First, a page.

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President of Germany

The President of Germany (German: Bundespräsident) is the head of state of the Federal Republic of Germany. The office today is largely ceremonial, and to prevent the problems that occurred with the Weimar Republic, the Basic Law carefully limits the President's power.

During the Weimar Republic (1919-1933), the Reichspräsident was elected by popular vote and intended to be a figurehead. However, in the later years of the republic, the difficulty in creating a workable parliamentary majority allowed President Paul von Hindenburg to rule by decree, bypassing both the Chancellor and the Reichstag (parliament).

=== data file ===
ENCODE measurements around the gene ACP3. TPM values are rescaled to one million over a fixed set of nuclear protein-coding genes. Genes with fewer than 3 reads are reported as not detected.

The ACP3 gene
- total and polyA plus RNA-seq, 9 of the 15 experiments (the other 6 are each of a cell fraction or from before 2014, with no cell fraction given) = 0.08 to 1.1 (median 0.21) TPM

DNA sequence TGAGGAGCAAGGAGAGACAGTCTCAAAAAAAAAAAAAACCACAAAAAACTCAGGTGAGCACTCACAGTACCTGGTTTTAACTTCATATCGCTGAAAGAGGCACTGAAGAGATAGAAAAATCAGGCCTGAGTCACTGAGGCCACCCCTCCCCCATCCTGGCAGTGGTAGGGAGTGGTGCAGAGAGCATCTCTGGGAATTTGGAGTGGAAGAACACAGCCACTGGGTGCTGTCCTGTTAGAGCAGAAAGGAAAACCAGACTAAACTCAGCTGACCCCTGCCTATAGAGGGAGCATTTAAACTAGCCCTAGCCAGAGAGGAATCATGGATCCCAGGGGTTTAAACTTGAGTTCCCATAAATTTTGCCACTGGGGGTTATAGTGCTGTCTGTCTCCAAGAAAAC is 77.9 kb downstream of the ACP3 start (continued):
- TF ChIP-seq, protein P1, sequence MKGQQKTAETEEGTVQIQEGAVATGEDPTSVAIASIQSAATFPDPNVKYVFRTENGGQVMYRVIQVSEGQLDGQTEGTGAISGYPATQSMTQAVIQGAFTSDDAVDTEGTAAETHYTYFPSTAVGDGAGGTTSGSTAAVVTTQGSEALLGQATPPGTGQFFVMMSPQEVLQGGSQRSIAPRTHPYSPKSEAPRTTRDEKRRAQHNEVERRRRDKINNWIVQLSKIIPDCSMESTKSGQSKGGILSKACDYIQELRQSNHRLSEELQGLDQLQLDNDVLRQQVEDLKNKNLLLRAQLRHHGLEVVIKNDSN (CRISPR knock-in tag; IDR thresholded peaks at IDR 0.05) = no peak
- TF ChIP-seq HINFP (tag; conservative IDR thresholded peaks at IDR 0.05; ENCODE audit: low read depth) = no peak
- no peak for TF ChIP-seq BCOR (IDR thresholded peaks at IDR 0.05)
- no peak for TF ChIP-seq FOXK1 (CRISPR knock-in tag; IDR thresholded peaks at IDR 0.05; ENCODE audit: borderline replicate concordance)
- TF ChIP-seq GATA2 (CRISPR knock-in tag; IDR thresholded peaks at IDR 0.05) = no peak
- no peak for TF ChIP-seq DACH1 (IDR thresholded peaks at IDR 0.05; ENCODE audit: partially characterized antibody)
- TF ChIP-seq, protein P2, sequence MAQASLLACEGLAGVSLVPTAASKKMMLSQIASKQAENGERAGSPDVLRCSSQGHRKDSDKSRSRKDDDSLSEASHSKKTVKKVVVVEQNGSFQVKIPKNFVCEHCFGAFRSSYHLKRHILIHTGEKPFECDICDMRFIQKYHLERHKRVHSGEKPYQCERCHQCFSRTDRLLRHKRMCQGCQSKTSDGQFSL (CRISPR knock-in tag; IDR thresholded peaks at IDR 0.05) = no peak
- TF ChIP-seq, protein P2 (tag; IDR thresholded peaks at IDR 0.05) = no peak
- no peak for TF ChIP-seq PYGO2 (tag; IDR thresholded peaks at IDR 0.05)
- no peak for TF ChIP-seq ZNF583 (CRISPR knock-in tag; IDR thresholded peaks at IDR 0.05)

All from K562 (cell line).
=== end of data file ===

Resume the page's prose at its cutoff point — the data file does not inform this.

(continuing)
In 1934, after the death of Hindenburg, Adolf Hitler, who had previously been appointed Reichskanzler (chancellor) by Hindenburg on January 30, 1933, solidified his hold on power by merging the offices of Chancellor and President to form a new office called Führer und Reichskanzler (Leader and Reich Chancellor; see Gleichschaltung). After Hitler committed suicide on April 30, 1945, days before World War II formally ended in Germany, the office was briefly held by Karl Doenitz, who surrendered Germany to the Allies on May 5.

Table of contents

Office holders

Weimar Republic

1919-1925 Friedrich Ebert
1925-1934 Paul von Hindenburg

Nazi Era

1934-1945 Adolf Hitler
1945 Karl Doenitz

Federal Republic of Germany

1949 Karl Arnold[?] (Acting)
1949-1959 Theodor Heuss[?]
1959-1969 Heinrich Lübke[?]
1969-1974 Gustav Heinemann
1974-1979 Walter Scheel[?]
1979-1984 Karl Carstens
1984-1994 Richard von Weizsäcker[?]
1994-1999 Roman Herzog[?]
1999- Johannes Rau



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